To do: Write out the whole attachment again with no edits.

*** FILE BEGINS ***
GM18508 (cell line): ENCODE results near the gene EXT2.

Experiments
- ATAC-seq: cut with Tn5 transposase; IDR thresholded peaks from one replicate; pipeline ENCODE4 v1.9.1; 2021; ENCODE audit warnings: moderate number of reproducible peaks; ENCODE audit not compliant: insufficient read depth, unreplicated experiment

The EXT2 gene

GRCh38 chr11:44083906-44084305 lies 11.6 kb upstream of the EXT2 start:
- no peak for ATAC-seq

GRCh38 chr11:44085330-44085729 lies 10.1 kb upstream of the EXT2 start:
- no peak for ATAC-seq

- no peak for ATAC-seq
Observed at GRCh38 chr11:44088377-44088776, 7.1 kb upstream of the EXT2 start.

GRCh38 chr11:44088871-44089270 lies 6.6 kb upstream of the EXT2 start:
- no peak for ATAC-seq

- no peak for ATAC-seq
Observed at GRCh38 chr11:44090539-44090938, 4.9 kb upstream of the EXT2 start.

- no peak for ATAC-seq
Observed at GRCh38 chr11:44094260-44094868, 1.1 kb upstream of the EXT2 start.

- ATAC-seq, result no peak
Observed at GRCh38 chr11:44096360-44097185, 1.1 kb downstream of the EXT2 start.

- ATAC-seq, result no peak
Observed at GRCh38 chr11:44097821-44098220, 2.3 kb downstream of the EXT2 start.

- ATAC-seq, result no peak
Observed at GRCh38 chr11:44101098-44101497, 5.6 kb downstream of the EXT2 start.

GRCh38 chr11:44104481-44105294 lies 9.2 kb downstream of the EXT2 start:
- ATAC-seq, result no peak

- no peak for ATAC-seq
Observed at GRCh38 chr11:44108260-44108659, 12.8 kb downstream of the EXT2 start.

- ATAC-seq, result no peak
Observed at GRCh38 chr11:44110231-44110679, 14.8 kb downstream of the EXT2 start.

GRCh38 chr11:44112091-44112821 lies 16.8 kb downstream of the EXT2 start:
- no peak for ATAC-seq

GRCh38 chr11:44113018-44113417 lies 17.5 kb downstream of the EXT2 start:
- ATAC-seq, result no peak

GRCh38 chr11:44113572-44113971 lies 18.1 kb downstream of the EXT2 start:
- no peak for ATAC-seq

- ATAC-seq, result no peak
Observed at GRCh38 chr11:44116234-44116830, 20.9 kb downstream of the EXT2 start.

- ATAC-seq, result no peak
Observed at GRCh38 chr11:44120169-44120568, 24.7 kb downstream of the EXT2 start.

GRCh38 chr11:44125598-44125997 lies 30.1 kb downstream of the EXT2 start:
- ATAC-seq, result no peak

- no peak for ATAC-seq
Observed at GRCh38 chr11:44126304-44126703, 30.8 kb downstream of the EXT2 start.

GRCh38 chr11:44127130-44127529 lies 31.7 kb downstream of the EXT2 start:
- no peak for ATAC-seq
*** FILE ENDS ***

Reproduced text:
GM18508 (cell line): ENCODE results near the gene EXT2.

Experiments
- ATAC-seq: cut with Tn5 transposase; IDR thresholded peaks from one replicate; pipeline ENCODE4 v1.9.1; 2021; ENCODE audit warnings: moderate number of reproducible peaks; ENCODE audit not compliant: insufficient read depth, unreplicated experiment

The EXT2 gene

GRCh38 chr11:44083906-44084305 lies 11.6 kb upstream of the EXT2 start:
- no peak for ATAC-seq

GRCh38 chr11:44085330-44085729 lies 10.1 kb upstream of the EXT2 start:
- no peak for ATAC-seq

- no peak for ATAC-seq
Observed at GRCh38 chr11:44088377-44088776, 7.1 kb upstream of the EXT2 start.

GRCh38 chr11:44088871-44089270 lies 6.6 kb upstream of the EXT2 start:
- no peak for ATAC-seq

- no peak for ATAC-seq
Observed at GRCh38 chr11:44090539-44090938, 4.9 kb upstream of the EXT2 start.

- no peak for ATAC-seq
Observed at GRCh38 chr11:44094260-44094868, 1.1 kb upstream of the EXT2 start.

- ATAC-seq, result no peak
Observed at GRCh38 chr11:44096360-44097185, 1.1 kb downstream of the EXT2 start.

- ATAC-seq, result no peak
Observed at GRCh38 chr11:44097821-44098220, 2.3 kb downstream of the EXT2 start.

- ATAC-seq, result no peak
Observed at GRCh38 chr11:44101098-44101497, 5.6 kb downstream of the EXT2 start.

GRCh38 chr11:44104481-44105294 lies 9.2 kb downstream of the EXT2 start:
- ATAC-seq, result no peak

- no peak for ATAC-seq
Observed at GRCh38 chr11:44108260-44108659, 12.8 kb downstream of the EXT2 start.

- ATAC-seq, result no peak
Observed at GRCh38 chr11:44110231-44110679, 14.8 kb downstream of the EXT2 start.

GRCh38 chr11:44112091-44112821 lies 16.8 kb downstream of the EXT2 start:
- no peak for ATAC-seq

GRCh38 chr11:44113018-44113417 lies 17.5 kb downstream of the EXT2 start:
- ATAC-seq, result no peak

GRCh38 chr11:44113572-44113971 lies 18.1 kb downstream of the EXT2 start:
- no peak for ATAC-seq

- ATAC-seq, result no peak
Observed at GRCh38 chr11:44116234-44116830, 20.9 kb downstream of the EXT2 start.

- ATAC-seq, result no peak
Observed at GRCh38 chr11:44120169-44120568, 24.7 kb downstream of the EXT2 start.

GRCh38 chr11:44125598-44125997 lies 30.1 kb downstream of the EXT2 start:
- ATAC-seq, result no peak

- no peak for ATAC-seq
Observed at GRCh38 chr11:44126304-44126703, 30.8 kb downstream of the EXT2 start.

GRCh38 chr11:44127130-44127529 lies 31.7 kb downstream of the EXT2 start:
- no peak for ATAC-seq